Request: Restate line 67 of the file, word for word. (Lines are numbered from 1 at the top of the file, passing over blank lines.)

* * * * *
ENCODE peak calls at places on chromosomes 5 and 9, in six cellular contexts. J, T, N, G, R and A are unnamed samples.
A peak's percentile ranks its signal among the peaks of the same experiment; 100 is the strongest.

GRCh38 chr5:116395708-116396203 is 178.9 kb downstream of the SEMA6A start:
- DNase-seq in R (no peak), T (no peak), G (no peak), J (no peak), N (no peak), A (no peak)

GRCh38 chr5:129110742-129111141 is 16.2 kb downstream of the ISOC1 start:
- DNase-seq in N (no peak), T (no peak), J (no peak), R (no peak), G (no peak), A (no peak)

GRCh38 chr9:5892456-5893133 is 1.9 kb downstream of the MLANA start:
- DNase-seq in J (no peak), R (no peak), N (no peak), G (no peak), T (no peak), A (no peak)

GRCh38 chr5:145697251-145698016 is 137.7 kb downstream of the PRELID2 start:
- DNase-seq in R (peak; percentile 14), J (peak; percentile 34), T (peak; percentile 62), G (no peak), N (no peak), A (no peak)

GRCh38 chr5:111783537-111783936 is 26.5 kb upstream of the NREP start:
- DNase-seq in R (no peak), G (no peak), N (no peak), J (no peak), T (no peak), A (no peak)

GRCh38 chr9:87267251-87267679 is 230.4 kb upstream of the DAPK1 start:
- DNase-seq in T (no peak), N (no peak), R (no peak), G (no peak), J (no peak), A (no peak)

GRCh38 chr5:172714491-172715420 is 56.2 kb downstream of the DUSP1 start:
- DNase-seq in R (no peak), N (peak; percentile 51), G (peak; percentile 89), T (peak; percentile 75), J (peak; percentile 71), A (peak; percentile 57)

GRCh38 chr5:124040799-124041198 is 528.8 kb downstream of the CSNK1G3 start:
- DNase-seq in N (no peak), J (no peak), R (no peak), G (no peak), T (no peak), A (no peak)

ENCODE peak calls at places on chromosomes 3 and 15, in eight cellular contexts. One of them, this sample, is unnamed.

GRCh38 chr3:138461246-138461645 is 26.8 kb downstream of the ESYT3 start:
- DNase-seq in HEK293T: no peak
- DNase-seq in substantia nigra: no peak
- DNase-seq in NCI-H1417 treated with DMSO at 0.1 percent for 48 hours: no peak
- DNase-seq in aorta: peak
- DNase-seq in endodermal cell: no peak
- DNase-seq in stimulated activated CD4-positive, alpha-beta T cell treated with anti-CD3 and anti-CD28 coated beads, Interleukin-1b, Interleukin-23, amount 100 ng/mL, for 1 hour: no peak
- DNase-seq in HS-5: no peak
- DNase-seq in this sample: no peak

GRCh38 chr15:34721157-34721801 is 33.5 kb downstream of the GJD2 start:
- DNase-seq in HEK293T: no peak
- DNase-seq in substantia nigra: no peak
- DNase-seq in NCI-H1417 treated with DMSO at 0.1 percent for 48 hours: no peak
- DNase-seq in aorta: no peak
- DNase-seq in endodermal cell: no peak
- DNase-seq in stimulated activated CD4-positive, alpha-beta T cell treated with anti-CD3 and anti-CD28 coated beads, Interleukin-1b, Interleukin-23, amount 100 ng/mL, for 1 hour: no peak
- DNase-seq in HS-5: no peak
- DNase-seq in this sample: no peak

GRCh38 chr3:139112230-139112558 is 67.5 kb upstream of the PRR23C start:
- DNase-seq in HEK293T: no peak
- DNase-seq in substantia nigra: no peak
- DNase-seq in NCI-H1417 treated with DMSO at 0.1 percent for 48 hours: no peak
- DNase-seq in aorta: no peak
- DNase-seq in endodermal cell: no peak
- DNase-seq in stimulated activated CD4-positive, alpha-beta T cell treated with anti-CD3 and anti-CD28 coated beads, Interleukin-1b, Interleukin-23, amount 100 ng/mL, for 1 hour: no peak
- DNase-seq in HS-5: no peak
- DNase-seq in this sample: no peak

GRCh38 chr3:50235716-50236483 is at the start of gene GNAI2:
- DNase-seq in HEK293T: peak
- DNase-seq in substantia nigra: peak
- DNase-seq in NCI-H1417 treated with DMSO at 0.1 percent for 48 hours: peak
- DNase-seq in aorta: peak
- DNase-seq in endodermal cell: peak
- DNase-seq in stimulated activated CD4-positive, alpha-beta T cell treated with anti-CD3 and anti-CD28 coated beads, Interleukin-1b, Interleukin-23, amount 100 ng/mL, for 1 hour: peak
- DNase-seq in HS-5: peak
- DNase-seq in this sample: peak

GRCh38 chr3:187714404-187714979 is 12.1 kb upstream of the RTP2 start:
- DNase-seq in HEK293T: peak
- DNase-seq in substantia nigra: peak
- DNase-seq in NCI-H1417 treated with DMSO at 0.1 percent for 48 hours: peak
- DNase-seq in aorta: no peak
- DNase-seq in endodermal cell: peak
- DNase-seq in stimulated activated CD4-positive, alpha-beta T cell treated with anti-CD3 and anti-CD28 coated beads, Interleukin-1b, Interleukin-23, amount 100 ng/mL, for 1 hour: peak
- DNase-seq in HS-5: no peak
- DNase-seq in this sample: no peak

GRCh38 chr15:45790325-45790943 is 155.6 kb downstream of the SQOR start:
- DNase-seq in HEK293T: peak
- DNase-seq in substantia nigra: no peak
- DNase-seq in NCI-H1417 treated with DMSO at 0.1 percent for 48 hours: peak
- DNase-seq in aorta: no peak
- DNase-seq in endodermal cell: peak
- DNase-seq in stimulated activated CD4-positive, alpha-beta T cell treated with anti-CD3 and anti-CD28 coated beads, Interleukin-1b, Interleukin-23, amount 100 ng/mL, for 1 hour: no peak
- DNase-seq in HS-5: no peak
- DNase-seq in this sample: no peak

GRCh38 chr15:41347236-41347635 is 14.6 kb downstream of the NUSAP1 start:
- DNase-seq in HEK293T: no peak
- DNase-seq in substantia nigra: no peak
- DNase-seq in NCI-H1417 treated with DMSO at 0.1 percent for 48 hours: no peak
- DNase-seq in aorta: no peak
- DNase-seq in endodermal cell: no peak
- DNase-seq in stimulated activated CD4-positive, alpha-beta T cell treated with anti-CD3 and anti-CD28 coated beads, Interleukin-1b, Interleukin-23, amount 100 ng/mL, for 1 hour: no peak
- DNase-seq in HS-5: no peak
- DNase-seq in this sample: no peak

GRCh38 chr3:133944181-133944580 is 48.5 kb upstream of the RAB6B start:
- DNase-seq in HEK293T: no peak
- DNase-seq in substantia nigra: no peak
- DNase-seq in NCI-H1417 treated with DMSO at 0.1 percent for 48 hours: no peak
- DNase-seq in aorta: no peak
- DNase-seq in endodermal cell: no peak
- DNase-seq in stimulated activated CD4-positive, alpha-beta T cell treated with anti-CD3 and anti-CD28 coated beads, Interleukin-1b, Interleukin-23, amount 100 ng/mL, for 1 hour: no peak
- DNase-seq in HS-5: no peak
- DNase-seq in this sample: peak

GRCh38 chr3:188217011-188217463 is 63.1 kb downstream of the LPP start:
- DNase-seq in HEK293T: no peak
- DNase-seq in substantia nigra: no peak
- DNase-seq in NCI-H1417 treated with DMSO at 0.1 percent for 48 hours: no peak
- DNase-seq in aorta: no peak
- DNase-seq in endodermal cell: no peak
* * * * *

- DNase-seq in substantia nigra: no peak